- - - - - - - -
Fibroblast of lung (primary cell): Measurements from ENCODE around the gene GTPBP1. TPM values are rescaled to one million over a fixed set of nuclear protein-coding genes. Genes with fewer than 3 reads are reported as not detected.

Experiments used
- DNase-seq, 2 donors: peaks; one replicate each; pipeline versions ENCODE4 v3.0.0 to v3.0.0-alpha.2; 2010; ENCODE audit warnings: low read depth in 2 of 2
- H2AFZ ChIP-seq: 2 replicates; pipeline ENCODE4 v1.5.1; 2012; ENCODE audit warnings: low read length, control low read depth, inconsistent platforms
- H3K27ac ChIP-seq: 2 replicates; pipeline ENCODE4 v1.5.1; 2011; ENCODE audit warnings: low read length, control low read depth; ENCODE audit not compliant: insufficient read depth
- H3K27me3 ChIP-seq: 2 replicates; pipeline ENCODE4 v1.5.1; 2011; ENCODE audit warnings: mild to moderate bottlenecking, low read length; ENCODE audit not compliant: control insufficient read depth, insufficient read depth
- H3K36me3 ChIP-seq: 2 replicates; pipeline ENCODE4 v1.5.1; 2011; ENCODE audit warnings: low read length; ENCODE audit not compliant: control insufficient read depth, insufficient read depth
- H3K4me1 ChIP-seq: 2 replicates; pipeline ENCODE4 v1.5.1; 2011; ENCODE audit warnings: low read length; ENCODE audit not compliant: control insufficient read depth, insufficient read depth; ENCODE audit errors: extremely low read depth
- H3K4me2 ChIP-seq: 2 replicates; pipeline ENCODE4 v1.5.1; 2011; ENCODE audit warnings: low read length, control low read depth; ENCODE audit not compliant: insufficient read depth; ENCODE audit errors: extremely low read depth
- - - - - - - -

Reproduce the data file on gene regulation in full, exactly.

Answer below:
Fibroblast of lung (primary cell): Measurements from ENCODE around the gene GTPBP1. TPM values are rescaled to one million over a fixed set of nuclear protein-coding genes. Genes with fewer than 3 reads are reported as not detected.

Experiments used
- DNase-seq, 2 donors: peaks; one replicate each; pipeline versions ENCODE4 v3.0.0 to v3.0.0-alpha.2; 2010; ENCODE audit warnings: low read depth in 2 of 2
- H2AFZ ChIP-seq: 2 replicates; pipeline ENCODE4 v1.5.1; 2012; ENCODE audit warnings: low read length, control low read depth, inconsistent platforms
- H3K27ac ChIP-seq: 2 replicates; pipeline ENCODE4 v1.5.1; 2011; ENCODE audit warnings: low read length, control low read depth; ENCODE audit not compliant: insufficient read depth
- H3K27me3 ChIP-seq: 2 replicates; pipeline ENCODE4 v1.5.1; 2011; ENCODE audit warnings: mild to moderate bottlenecking, low read length; ENCODE audit not compliant: control insufficient read depth, insufficient read depth
- H3K36me3 ChIP-seq: 2 replicates; pipeline ENCODE4 v1.5.1; 2011; ENCODE audit warnings: low read length; ENCODE audit not compliant: control insufficient read depth, insufficient read depth
- H3K4me1 ChIP-seq: 2 replicates; pipeline ENCODE4 v1.5.1; 2011; ENCODE audit warnings: low read length; ENCODE audit not compliant: control insufficient read depth, insufficient read depth; ENCODE audit errors: extremely low read depth
- H3K4me2 ChIP-seq: 2 replicates; pipeline ENCODE4 v1.5.1; 2011; ENCODE audit warnings: low read length, control low read depth; ENCODE audit not compliant: insufficient read depth; ENCODE audit errors: extremely low read depth